Diving & Snorkeling: Hawaii

Page 2 of 3   |  
Article Menu
Hawaii Diving Sites
Underwater Hawaii


The second largest Hawaiian island,Maui arose from the ocean floor as twoseparate volcanoes. Lava flows and erosion eventually built up a valley-likeisthmus between the two, linking themin their present form. The southeasternportion is dominated by Haleakala, andthe northwest by Puu Kukui. The twohigh peaks block the trade winds thatblow in from the northeast.

Maui’s best and most consistentlygood dive sites are found along the leeward shore that winds down from Kaanapali to La Perouse Bay. Although thenorth shore is Maui’s longest coastline,this region is seldom dived due to its remoteness and year-round rough water.The windward southeast coast is alsorarely visited because of near-constantwinds, swells and strong currents.

Location: Southeast of Kahana
Depth Range: 15-30ft (5-9m)
Access: Beach
Expertise Rating: Novice

Black Rock is probably not the mostthrilling shore dive on Maui, but it isthe easiest, safest and most convenient.A large, black volcanic-rock peninsulajuts out several hundred feet from theotherwise sandy shore in front of theSheraton Hotel. The south side of thepeninsula borders and protects thebay, which is a perfect playground fornovice divers and snorkelers. The areais also a popular night dive suitable forall levels.

The underwater terrain consistsmostly of sand and volcanic rock. Marinelife highlights include a large variety offriendly fish. Expect to be approachedby large swarms of butterflyfish and tangs. Used to being fed, their appearance provides good snapshot opportunities in shallow water.

More experienced divers may wantto leave the cove, which is easiest todo near the reef along the peninsula.You’ll be rewarded with better visibilityand more natural marine life behavior,but be prepared for a moderate currentonce you reach the peninsula’s point.


The tip of this extinct volcanic craterrises out of the water in the channel betweenMaui and the uninhabited islandof Kahoolawe.

While the northern side has beenbreached by the ocean, the southernhalf of the crater is still intact, creatinga crescent-shaped island of volcanicrock barely a quarter of a mile (400m)long. The crater can be divided into fourmain diving areas: inside, outside, andthe two points of the crescent.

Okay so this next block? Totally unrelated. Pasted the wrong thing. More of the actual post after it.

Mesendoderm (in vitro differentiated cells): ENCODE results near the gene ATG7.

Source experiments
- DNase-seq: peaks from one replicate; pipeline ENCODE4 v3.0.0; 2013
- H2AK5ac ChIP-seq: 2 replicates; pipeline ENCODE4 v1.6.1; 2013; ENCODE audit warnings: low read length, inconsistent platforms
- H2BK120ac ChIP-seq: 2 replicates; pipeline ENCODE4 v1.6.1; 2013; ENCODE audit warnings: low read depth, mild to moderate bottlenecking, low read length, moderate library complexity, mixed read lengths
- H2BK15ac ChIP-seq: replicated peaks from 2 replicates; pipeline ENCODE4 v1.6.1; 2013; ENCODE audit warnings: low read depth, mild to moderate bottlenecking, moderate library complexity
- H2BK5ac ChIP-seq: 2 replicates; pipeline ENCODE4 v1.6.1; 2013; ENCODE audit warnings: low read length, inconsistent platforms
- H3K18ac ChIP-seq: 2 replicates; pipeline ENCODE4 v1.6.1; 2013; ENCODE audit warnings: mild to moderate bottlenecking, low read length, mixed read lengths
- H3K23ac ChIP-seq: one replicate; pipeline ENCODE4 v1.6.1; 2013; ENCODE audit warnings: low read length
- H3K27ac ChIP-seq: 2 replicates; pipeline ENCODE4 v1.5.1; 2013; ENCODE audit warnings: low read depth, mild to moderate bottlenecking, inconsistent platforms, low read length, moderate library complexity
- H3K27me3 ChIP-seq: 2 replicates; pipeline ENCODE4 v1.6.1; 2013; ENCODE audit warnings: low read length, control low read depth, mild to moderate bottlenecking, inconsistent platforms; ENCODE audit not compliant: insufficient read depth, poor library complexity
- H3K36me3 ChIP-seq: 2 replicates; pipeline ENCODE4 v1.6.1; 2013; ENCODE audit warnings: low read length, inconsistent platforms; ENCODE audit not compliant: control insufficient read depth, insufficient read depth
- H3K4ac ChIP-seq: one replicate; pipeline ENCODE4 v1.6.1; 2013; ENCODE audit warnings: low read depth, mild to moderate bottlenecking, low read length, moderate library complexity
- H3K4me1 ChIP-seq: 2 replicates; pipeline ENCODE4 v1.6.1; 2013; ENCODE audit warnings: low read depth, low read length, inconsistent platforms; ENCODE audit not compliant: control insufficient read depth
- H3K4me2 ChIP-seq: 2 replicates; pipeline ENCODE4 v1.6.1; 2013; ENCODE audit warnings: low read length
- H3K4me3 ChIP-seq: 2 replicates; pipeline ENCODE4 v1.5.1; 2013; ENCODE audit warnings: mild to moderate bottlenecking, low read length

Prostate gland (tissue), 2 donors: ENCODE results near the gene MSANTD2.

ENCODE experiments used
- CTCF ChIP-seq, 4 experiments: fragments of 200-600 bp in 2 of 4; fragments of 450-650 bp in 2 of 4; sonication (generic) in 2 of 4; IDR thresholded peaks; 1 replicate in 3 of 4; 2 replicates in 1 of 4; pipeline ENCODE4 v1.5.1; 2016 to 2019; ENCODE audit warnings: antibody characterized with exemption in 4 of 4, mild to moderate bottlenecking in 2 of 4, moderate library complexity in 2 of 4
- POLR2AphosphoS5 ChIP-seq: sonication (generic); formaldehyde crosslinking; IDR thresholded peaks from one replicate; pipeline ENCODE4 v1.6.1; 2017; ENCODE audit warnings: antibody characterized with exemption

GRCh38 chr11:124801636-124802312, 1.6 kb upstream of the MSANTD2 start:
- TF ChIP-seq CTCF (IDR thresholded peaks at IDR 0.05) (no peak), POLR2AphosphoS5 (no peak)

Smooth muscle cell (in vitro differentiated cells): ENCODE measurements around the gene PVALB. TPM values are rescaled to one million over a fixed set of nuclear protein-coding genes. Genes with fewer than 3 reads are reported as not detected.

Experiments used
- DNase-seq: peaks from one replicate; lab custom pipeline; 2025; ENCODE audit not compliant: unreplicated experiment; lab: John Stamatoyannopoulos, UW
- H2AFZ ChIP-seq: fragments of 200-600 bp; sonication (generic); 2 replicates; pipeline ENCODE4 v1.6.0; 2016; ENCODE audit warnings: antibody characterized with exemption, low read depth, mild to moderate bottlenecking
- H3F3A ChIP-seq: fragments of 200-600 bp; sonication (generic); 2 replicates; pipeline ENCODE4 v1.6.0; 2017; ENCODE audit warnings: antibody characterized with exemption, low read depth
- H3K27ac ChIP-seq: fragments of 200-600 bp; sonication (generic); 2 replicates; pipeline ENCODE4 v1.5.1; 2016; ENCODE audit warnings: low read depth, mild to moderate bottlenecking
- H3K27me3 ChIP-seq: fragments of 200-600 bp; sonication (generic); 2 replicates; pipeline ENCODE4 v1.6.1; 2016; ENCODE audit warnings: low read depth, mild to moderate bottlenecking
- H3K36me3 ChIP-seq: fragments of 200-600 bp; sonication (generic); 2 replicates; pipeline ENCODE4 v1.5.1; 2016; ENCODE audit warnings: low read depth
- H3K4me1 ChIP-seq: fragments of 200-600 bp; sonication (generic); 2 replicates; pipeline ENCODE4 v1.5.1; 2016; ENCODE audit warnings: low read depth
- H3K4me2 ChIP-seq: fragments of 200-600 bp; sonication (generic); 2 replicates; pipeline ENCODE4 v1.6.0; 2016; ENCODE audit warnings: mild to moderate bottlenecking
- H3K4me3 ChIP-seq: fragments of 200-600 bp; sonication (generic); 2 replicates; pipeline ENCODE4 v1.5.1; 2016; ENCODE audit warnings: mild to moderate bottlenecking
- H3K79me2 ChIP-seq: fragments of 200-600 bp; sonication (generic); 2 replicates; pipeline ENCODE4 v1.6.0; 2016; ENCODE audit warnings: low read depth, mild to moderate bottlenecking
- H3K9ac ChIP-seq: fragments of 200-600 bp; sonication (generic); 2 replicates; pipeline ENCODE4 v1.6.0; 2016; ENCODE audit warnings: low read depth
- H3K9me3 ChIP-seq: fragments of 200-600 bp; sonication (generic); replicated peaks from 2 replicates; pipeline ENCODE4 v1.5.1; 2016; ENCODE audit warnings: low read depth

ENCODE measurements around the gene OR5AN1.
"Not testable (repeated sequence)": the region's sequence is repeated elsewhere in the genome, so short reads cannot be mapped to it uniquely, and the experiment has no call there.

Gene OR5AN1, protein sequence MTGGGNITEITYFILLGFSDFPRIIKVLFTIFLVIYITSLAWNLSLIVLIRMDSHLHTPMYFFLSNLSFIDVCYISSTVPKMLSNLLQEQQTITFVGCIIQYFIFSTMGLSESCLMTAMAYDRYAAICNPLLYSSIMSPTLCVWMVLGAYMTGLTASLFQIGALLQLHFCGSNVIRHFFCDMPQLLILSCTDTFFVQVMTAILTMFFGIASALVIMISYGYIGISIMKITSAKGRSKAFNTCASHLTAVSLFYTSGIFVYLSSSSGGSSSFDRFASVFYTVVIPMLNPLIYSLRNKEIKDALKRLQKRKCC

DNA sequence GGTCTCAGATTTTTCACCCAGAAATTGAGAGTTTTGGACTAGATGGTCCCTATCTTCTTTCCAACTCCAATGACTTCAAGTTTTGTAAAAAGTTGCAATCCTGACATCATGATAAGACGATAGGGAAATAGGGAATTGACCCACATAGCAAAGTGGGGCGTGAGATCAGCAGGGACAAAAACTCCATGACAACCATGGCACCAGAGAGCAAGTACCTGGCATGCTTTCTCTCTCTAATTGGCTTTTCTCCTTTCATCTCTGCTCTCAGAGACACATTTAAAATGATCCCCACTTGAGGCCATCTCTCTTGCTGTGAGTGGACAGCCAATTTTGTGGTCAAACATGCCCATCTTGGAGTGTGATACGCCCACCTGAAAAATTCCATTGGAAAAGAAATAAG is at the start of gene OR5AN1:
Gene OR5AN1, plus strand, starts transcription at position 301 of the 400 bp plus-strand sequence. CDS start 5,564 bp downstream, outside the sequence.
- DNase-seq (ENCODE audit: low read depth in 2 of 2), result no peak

Molokini is a designated marine lifeconservation district. All boats visitingmust use the moorings rather than anchorsin order to keep coral damageto a minimum, but the high volume ofdivers has certainly affected the reefover the years.

If you prefer to avoid the crowds, tryto find an operator that visits in the afternoon.

Tour operators occasionally offer twomorning dives on the outside of Molokini,then move to the inside after mostother boats have left.

Location: Molokini Crater
Depth Range: 10-30ft (3-9m)
Access: Boat
Expertise Rating: Novice

This is by far Maui County’s most popularspot for snorkeling, snuba and scubadiving. The inside of the crater is almostalways protected from the wind andcurrent, is accessible year-round andis suitable for all levels of divers andsnorkelers.

The bottom’s mix of rubble and sandwith scattered rock and reef formationsprovides an ideal habitat for a varietyof species. There are zillions of butterflyfish,saddle wrasses, chubs, surgeonfish,parrotfish and bluestripe snapper,all of which fearlessly approach diversand snorkelers. Octopuses, moray eels,leaf fish and other friendly critters canalso be found within the crater’s shelteredcove.

Published: 15 Jan 2007 | Last Updated: 15 Sep 2010
Details mentioned in this article were accurate at the time of publication


Sign up to Away's Travel Insider

Preview newsletter »